Expertise Is An Issue

Oftentimes, patients with rare diseases suffer from a myriad of complex symptoms. Unfortunately, given this complexity, rare diseases are not well understood by most general physicians.

“With rare diseases, we do not have hundreds or thousands of physicians who are experienced in treating these diseases,” says Garg. “To bring forward meaningful advances for the care of these patients, we must personally speak and listen to them and aggressively integrate their insights. The recent focus on patient centricity, as well as The Voice of the Patient meetings hosted by the FDA, have become a critical component in meaningful drug development.”

The TTR amyloidosis Voice of the Patient meeting held a few years ago allowed Alnylam to learn which symptoms patients struggled with most in their daily lives. These insights help guide the company when defining relevant endpoints in the ongoing clinical trials of ONPATTRO, which can then help patients understand how they will benefit and be impacted by a treatment.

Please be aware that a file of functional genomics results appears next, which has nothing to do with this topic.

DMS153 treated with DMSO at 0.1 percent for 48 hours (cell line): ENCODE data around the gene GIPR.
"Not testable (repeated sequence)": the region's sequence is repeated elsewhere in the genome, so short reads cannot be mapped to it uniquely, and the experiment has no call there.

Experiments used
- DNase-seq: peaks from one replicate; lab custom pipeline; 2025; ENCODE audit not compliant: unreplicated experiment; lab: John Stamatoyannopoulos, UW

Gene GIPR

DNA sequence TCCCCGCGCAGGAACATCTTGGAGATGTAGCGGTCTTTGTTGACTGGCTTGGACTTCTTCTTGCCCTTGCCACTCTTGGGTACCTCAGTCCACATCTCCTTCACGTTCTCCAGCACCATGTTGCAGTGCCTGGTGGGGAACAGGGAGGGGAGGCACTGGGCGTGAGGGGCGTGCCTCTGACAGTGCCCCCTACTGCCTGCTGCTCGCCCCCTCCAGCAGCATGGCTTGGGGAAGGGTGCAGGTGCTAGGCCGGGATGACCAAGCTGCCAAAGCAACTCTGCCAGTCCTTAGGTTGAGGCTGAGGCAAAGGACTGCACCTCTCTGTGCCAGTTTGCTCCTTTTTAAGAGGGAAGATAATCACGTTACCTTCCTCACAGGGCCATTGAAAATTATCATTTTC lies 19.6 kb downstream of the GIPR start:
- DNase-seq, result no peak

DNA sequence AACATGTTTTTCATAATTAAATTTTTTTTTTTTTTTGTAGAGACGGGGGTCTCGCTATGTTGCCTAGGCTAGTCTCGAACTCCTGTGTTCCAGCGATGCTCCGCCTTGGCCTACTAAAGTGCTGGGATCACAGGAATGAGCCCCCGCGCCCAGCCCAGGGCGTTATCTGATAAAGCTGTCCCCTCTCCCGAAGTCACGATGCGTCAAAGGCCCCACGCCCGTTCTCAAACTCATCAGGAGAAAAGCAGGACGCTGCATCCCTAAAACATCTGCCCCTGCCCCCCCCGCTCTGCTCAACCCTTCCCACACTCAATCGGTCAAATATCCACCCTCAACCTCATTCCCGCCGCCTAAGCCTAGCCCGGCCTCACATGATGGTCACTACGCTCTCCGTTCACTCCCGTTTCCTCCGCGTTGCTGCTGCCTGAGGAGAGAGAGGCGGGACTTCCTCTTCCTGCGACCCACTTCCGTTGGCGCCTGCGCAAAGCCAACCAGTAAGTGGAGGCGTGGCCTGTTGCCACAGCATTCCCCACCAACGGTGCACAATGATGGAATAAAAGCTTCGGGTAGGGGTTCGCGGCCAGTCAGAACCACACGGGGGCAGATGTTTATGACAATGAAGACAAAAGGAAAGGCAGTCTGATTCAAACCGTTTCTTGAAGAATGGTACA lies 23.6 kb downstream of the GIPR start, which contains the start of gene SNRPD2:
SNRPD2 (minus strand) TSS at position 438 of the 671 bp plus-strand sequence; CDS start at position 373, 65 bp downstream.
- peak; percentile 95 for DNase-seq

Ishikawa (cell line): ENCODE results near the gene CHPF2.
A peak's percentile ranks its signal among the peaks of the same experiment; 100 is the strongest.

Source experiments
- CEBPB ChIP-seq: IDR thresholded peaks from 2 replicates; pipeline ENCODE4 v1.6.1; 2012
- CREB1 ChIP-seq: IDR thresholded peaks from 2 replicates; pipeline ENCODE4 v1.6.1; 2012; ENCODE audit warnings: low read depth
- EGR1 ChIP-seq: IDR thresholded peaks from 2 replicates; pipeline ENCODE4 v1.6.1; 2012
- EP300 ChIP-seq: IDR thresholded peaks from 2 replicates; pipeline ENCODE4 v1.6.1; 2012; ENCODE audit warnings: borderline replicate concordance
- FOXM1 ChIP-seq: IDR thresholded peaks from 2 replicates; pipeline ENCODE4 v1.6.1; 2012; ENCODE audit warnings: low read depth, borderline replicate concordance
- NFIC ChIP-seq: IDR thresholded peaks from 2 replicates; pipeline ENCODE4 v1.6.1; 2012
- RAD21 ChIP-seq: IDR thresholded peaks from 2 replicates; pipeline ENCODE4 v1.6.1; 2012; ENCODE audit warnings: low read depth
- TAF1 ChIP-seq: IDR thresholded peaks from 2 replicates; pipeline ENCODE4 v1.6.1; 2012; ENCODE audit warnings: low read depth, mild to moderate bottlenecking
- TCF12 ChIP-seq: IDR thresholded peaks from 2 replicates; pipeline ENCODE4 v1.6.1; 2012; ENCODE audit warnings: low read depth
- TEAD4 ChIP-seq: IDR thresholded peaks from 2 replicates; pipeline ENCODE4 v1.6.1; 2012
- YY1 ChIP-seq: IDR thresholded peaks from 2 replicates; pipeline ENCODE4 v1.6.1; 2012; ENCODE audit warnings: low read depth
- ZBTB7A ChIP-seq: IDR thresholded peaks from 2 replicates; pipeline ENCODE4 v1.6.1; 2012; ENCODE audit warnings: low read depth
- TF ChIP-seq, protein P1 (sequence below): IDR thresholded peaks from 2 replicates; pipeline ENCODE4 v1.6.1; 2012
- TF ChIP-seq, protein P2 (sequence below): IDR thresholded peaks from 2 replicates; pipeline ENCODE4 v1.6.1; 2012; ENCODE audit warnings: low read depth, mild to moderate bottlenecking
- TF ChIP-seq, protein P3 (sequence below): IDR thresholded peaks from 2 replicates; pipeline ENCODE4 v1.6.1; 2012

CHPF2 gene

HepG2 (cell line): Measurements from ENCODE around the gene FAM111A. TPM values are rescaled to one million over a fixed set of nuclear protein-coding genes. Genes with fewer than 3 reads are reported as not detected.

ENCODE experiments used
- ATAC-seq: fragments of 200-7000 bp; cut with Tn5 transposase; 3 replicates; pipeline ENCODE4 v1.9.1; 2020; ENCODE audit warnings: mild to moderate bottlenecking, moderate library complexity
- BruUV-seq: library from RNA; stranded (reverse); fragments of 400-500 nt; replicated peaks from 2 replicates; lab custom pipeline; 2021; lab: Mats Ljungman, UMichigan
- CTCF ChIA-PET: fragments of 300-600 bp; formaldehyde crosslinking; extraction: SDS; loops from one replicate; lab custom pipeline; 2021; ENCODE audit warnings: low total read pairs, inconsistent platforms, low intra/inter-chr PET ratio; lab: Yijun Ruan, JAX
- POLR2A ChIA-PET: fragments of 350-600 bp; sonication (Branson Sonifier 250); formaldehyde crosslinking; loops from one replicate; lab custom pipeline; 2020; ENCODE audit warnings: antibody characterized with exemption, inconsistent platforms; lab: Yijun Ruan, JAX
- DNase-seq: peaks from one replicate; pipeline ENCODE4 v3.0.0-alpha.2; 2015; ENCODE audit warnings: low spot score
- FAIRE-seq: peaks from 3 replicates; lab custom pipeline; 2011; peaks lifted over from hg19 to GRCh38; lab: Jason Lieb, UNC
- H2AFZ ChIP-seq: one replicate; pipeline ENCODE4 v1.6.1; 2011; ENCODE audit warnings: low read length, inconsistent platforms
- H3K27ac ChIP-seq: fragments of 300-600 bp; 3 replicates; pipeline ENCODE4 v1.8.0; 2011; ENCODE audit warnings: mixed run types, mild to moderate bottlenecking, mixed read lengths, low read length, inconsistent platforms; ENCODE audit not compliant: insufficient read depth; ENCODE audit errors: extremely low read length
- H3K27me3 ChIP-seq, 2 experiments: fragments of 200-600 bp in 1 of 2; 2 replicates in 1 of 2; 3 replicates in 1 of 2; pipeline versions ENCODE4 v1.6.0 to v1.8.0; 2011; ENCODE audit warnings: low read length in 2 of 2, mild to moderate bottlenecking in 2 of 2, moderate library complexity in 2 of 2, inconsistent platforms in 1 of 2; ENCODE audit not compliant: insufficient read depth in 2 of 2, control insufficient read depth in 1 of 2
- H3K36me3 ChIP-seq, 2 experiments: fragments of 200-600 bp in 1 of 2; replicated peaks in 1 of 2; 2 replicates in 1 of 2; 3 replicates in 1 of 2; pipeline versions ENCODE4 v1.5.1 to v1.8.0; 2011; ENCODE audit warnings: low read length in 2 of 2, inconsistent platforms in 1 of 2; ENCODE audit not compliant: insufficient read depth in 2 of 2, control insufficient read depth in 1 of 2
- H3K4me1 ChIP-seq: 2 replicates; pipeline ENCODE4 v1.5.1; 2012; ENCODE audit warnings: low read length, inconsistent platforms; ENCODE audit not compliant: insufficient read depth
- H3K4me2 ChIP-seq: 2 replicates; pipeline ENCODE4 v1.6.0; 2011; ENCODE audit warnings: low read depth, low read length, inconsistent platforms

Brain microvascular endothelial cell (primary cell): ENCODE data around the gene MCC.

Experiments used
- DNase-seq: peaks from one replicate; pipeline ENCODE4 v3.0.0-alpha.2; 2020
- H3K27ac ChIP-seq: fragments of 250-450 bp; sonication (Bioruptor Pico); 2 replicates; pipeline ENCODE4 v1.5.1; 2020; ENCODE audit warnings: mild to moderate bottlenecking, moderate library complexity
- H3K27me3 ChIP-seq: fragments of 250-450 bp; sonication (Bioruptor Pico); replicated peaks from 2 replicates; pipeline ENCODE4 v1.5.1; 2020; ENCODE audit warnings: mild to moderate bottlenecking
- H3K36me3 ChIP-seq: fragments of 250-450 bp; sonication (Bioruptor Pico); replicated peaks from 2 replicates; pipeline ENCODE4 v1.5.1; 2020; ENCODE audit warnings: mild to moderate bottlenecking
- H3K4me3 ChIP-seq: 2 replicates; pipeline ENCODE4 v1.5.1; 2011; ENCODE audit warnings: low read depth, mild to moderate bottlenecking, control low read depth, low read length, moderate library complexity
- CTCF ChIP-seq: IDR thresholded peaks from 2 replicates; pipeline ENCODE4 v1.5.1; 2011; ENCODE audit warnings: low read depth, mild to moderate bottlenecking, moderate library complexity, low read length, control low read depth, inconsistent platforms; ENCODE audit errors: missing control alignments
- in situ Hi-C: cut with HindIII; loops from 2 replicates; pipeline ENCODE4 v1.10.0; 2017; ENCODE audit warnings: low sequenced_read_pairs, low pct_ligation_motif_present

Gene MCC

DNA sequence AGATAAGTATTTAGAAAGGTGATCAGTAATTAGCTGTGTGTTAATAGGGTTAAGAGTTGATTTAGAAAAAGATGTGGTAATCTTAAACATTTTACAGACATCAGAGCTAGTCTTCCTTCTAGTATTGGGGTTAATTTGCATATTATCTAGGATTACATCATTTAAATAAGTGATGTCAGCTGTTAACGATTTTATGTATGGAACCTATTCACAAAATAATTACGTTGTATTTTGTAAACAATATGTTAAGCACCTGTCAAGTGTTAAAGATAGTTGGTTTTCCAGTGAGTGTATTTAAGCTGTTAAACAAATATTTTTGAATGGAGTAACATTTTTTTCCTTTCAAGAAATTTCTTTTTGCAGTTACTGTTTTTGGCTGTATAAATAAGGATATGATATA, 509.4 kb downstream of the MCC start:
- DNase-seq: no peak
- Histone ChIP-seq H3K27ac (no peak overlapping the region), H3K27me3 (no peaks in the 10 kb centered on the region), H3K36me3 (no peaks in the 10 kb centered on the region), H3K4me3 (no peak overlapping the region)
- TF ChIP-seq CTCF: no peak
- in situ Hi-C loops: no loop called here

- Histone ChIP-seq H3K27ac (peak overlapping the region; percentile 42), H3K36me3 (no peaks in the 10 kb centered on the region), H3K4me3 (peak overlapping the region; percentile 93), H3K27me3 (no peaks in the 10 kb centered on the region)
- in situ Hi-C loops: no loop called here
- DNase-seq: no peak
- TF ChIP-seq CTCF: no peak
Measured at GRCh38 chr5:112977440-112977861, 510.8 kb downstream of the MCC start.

Rare Diseases Require Patient Insights

With some diseases, the industry has performed many trials and understands the condition, symptoms, and concerns of patients. That is not the case with most rare diseases, many of which have never even benefited from the learnings of a single clinical trial. With these diseases, it is even more critical for industry to listen to patients to fully understand their condition and concerns.

“We should always prioritize listening to patients and their caregivers, especially when the medical community has limited experience with certain rare diseases,” says Garg. “In many cases, these patients are the only ones who can provide insights and observations that will help sponsors develop the right therapeutic that can make a meaningful difference in their lives. However, it’s of equal importance that we act with urgency as many of these patients are fighting a life-threatening illness without any form of treatment.”